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A Weighty Issue
Thursday, Jan. 17, 2008, 01:34
Wearing the radio
I was, for some reason, lying in bed with the radio on at 4am recently ("Had you got no pyjamas?" laughed a wag at the back of the hall). I overheard an interview with an English lady going on about some book she'd written about losing weight and the more I heard the more it reminded me of my own experiences. I figured a friend would find the book usefulbut I was also interested in dipping in to it myself.
The lady, Marisa Peer, quite simply argues that diets don't work. I had heard that before back in 2001 when attending a weight loss class at my gym. The owner Dave Quinn told me that losing weight was about changing your lifestyle, not going on a diet. It was something you had to do forever. You can't argue with that. There are more diets than ever but there are more overweight people too.
Back to Marisa. The main drive of her book is that everyone has the power to program themselves to reject food that makes you fat. She explains how you need to associate feelings of pain with food that is bad for you and feelings of pleasure with food that is good for them. For overweight people the opposite is true of course. When you feel a bit low you comfort eat. When you comfort eat you don't do so on brocolli and sprouts - you eat chocolate, cakes, nachos and take-outs.
Marisa promotes a positive attitude using language. For example she tells you not to associate yourself with a cake by saying 'my cake': you say 'the cake'. You tell yourself that you don't need the food to fill any emotional void that you have. She encourages you to repeat the mantra "I am enough" to yourself. She doesn't want you to say "I am starving". She wants you to say "I could eat now". The reason? The brain interprets and processes information, it doesn't reason. So if you tell your brain that you are starving then it will believe you and before you know it you're eating more food than you need.
Pleasure and pain
She uses very logical explanations of why she believes her approach works and explains that very young children don't eat excessively, usually picking at food, leaving half-eaten sandwiches lying around. There is nothing natural about overeating. Nor is there anything natural about comfort-eating: babies don't eat when they are irritable or upset so why should we as adults?
Marisa explains how our brain associates "pain" with certain foods. For example if you find a piece of cheese with mould on it, you won't eat it because to us it's disgusting. If you got food poisoning on shellfish, you will be reluctant to eat it again because you'll remember what happened last time you had it.
But how about eating "unthinkable" things like insects and animal organs - who would do that? Well the celebrities who go on these reality shows would. They change their behaviour within a few days and do so because they associate "pain" with failing a task in front of their peers and television audience and associate "pleasure" with achieving and winning food for their camp or whatever.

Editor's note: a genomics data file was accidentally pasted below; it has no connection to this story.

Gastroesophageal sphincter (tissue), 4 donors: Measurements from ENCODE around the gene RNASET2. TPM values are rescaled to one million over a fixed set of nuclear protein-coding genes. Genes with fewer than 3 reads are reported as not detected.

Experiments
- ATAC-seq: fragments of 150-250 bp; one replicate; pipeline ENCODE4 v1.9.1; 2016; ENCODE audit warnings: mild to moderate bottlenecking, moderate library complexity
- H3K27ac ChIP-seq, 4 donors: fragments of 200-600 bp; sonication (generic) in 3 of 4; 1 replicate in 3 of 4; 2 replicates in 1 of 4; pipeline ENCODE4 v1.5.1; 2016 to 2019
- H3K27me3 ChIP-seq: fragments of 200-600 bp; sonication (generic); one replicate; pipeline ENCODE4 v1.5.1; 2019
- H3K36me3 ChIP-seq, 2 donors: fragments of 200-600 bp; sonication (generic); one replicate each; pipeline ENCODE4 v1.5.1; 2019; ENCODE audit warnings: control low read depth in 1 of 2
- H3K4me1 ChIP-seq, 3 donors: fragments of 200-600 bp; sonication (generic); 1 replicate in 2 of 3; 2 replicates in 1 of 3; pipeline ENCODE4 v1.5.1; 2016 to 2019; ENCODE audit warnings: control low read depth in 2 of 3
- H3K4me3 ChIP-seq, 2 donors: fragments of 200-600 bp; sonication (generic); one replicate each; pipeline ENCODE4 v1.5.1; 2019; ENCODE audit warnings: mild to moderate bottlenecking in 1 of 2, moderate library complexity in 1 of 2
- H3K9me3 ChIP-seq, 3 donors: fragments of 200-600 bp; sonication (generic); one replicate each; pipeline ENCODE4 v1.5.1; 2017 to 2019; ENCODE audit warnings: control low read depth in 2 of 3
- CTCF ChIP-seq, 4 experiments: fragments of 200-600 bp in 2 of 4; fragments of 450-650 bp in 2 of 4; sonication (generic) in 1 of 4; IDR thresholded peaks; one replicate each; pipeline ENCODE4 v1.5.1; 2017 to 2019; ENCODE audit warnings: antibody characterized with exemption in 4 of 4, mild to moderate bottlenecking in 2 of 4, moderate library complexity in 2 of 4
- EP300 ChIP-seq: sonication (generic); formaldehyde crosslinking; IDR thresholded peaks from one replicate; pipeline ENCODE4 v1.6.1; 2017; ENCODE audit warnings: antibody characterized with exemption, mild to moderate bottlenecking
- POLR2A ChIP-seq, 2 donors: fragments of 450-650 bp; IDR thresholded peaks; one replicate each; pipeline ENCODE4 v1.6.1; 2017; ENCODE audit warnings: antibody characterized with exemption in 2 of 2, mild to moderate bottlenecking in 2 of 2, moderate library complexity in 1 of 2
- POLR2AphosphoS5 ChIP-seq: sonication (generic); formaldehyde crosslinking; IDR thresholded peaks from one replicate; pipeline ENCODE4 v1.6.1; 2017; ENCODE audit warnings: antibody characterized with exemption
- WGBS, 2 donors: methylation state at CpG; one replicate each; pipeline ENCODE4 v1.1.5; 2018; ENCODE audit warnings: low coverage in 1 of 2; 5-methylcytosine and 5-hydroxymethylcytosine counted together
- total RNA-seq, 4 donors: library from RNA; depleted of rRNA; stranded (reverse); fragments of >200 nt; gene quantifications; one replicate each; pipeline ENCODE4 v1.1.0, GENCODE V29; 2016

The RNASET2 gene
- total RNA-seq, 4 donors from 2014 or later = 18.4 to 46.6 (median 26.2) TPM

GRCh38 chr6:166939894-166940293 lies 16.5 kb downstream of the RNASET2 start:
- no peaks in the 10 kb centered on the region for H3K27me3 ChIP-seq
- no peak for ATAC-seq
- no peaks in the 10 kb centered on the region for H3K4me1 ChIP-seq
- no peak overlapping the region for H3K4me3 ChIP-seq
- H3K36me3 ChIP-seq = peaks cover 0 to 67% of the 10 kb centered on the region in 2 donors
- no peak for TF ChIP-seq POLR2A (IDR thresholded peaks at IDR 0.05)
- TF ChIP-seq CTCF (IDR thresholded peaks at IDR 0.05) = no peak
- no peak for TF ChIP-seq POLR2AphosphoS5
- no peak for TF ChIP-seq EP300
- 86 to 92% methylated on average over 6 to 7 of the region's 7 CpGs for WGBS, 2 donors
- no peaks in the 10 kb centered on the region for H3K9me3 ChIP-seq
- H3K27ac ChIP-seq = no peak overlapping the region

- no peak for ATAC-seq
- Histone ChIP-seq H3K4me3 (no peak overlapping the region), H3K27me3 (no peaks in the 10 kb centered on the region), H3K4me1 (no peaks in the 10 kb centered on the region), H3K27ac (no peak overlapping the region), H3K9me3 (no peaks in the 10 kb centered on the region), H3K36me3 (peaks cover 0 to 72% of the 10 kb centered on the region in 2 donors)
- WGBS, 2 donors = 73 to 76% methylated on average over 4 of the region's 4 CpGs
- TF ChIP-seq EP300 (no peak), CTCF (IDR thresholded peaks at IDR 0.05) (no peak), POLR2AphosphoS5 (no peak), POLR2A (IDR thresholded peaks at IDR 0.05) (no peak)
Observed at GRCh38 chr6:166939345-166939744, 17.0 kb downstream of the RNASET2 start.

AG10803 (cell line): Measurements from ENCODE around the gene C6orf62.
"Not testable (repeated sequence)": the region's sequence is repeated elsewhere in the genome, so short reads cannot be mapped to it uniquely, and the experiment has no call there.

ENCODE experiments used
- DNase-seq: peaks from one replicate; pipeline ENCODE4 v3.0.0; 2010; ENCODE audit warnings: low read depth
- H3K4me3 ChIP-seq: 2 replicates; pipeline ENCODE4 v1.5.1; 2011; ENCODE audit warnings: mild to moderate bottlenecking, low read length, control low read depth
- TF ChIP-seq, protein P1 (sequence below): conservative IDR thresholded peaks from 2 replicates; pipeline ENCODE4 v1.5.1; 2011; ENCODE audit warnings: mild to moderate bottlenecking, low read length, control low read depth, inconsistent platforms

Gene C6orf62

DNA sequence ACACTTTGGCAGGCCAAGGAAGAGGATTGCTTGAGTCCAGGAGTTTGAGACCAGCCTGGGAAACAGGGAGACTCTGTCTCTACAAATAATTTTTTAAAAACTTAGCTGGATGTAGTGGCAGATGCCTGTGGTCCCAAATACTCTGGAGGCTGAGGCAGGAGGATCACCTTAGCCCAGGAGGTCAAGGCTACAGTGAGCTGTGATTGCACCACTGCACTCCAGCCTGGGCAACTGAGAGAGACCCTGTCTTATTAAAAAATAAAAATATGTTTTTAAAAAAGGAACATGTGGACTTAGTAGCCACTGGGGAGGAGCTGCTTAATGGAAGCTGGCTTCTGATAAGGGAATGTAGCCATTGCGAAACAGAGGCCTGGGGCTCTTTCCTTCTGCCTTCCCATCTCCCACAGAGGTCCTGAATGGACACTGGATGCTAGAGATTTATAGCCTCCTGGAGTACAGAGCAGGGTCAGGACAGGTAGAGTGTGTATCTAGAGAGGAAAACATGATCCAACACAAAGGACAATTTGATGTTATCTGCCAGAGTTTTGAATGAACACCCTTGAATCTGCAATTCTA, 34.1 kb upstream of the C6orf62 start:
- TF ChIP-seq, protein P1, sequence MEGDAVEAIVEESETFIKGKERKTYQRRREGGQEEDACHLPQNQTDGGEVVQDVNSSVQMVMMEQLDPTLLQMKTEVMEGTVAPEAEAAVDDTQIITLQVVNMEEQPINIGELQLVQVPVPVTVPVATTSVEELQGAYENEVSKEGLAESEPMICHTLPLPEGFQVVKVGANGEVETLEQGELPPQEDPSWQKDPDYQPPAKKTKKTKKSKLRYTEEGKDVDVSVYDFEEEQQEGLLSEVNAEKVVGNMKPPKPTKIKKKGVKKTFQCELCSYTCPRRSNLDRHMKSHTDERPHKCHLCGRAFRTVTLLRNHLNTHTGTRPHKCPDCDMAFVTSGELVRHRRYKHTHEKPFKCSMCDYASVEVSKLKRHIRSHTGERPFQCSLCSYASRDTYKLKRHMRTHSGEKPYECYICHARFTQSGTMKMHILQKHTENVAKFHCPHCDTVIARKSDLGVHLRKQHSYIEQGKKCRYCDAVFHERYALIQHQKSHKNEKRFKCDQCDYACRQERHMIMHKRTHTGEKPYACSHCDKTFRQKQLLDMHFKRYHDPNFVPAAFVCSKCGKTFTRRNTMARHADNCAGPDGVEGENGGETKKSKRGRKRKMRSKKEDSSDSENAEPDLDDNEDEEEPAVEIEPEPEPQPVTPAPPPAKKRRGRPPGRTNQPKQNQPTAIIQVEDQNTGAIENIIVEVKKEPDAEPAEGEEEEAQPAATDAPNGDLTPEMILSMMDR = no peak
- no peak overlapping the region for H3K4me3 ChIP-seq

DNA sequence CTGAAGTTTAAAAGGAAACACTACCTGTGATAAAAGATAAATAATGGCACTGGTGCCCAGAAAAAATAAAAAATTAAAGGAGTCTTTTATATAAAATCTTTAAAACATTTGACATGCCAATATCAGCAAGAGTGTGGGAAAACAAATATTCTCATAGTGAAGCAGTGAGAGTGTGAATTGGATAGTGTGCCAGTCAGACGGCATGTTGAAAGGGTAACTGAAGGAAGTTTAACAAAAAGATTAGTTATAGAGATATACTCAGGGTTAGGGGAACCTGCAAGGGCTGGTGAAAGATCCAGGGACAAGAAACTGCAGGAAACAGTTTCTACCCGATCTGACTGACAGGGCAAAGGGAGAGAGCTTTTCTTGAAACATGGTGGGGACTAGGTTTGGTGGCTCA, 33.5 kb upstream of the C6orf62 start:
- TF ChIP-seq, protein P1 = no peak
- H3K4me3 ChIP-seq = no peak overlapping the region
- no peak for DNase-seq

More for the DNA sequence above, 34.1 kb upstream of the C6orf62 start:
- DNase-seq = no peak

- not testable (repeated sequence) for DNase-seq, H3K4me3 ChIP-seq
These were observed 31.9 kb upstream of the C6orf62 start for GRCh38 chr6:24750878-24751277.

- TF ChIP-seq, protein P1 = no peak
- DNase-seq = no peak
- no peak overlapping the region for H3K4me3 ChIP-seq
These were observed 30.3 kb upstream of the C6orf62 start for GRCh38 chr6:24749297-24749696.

You Can Be Thin
I've only read a few chapters of "You Can Be Thin" (look the graphic designers underlined it on the cover too) but it reminded me of how I shed (Marisa says we're not use negative words like "loss") weight and have maintained it since. In June 2000 at the age of 26 I was 196 lbs. I was struggling to fit in to a 36" waist and was desperately unhappy.
Now I had tried gyms before but I was not fond of the process and was never that overweight that it realy mattered too much if I lost weight or not. But now I was feeling rock bottom. I sat in the manager's ofice and he asked me why I wanted to join (I didn't realise I had to pass a test to get in). "I"m sick of looking like this," I replied, grabbing a handful of fat from my stomach just incase he hadn't noticed it.
Have you seen my six inches?
Over the next nine months I lost over 40 lbs to settle at 154 lbs (and indeed the following year I dropped to 147 lbs for a short while) and could comfortably wear 30" waist jeans (cue "six inch" joke). Everyone who saw the change in me was complimentary and excited. The more positive people were, the more motivated I became. But how did I do it? People in work had tried to lose weight and I had observed them over a period, unimpressed by their efforts to be frank. Eating bagles is healthy: eating bagles packed with bacon and cream cheese is not. Exercising at a medium intensity for 30 minutes a day is beneficial: ambling along on a treadmill at 5km an hour and reading a newspaper is not.
This is where the link with Marisa's book comes in and inspired me to write about my own experiences. Reducing (euphamisms, eh?) weight was never about dieting for me even though that's probably what I called it at the time. It was a lifestyle change, accepting that I couldn't do the things I used to do. There were no more sweets, chocolates or crisps, no more big meals. For me this food was associated with the old me and it affected me in a way that I didn't like - it made me fat.
I made the choice to work out religiously, even when it hurt. I used to go to the gym after work, three to four days a week. I remember going there on the bus, sleeping on the way and arriving at the gym absolutely exhausted. But adrenalin took over and once I got on that treadmill the challenge for me was to do my 10km in 45 minutes and then beat that time the next day until I reached a point I knew was more or less my physical peak.
I did my floor exercises knowing that each stomach crunch was toning my body. I did my weights knowing that my metabolism was speeding up the more muscle I had.
During the day I was eating helathily, eating smaller meals and rejecting sugary drinks or sweets. I worked a policy of having one day a week put aside for "treats", whether that be drinking or perhaps having a Chinese or something. But having said that there were numerous nights when I was out drinking with friends and I made a concious decision to forego the fast food joint on the way home. The next day I would be up, hangover or not, and I'd be running again.